Session 27

Anthurium


Contents

Introduction

30.1 Plant characteristics

30.2 Propagation

30.3 Breeding of Anthurium

30.4 Cultivation of Anthirium

30.6 Pests and Diseases

30.5 Harvesting Anthurium flowers

Summary

Objectives


Inroduction

Anthurium is one of the most popular of the tropical cut flowers which are being grown commercially for export as well as for the local market. The anthurium belongs to the complex family Araceae. Within the family Araceae, Anthurium is the largest genus, which comprises of some 900 varieties, including well-known cultivated varieties Anthuriurn andrenum and Anthurium scherzerianurn.

Anthurium varieties are common throughout South and Middle America. The northern boundary of distribution area lies near the Mexican town. Anthurium varieties are found in areas with widely different climatic conditions; from the dry regions of Mexico to the tropical rain forests of South America. The location altitude is species-related, varying from sea level to heights of 3000 meters.

Anthuriums are cultivated for its attractive long lasting ‘flower’ which is not really a flower but an inflorescence rising from the base of a bract. The morphological features of the plant are described in Botanical description of the plant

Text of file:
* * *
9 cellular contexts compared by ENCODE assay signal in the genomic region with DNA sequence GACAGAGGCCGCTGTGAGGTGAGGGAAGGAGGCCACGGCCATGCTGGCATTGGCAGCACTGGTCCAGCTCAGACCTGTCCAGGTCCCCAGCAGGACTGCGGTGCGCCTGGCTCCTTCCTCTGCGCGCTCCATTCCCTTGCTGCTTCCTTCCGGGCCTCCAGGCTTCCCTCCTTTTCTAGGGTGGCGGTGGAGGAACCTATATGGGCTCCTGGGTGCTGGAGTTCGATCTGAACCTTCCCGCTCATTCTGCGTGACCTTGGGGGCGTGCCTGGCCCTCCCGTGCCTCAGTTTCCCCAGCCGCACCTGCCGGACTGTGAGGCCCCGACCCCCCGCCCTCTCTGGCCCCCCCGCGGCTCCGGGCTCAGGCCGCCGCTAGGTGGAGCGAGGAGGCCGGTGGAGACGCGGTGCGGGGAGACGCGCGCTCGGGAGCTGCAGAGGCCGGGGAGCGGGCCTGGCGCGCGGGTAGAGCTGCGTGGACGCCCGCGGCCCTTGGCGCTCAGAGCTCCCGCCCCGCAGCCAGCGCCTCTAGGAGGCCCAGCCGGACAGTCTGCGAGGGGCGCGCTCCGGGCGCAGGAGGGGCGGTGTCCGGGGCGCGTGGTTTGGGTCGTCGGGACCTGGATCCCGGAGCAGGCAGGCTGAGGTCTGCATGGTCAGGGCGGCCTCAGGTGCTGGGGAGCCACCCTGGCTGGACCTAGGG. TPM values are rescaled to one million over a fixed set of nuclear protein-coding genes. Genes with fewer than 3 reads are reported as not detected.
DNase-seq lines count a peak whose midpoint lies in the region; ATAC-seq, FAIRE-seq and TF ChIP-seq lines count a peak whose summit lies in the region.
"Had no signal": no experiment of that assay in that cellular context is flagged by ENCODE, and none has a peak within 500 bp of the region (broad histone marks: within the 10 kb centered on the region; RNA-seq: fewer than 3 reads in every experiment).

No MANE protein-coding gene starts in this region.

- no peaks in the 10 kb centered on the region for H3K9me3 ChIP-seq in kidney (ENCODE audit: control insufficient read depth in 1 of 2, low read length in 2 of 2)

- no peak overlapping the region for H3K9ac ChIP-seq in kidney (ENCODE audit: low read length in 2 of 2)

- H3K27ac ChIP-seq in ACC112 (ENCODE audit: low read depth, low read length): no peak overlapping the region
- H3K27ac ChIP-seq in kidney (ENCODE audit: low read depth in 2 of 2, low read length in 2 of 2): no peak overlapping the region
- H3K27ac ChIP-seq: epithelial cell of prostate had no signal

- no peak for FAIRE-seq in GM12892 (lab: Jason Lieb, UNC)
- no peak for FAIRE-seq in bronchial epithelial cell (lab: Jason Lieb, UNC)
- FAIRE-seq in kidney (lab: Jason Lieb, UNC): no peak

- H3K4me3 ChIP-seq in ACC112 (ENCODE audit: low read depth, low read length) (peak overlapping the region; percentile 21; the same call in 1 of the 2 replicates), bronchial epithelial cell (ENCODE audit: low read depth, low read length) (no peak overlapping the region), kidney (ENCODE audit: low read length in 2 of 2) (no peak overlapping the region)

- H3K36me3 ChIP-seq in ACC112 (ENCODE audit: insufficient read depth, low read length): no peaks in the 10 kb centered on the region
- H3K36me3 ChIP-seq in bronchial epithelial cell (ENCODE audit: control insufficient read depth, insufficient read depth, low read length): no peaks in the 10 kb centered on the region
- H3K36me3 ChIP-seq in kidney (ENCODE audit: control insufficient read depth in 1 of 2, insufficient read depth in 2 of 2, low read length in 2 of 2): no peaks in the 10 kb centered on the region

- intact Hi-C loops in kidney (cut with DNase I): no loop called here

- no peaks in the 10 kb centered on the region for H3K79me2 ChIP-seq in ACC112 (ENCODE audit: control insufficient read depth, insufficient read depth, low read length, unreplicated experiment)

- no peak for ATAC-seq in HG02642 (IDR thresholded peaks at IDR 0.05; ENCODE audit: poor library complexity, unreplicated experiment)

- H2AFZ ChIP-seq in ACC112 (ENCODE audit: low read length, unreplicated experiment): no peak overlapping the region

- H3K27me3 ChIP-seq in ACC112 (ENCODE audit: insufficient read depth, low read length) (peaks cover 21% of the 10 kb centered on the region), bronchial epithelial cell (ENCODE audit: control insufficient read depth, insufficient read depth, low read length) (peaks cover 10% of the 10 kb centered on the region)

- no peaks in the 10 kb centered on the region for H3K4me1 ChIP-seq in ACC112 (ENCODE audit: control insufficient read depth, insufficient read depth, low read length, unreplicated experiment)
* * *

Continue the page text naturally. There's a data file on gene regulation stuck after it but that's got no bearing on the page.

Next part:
Anthuriums are propagated vegetatively, and this is dealt with under Propagation.

New varieties of Anthurium can be developed through hybridization and seedling production. This is the focus in Breeding of Anthurium.


Climatic requirements for the growth of Anthurium and the agronomic practices to be adopted in growing Anthurium are described in detail under Cultivation of Anthurium.

There is no serious damage in Anthurium due to pests, except for thrip and mite damage during a dry spell. It is affected by Anthurium bacterial blight and Anthurium root rot. Symptoms of theses diseases and their control are discussed in Pests and diseases.

Anthurium should be harvested at the correct stage and packed properly for transport. These are explained in Harvesting and packing.

27.1 Botanical description of the plant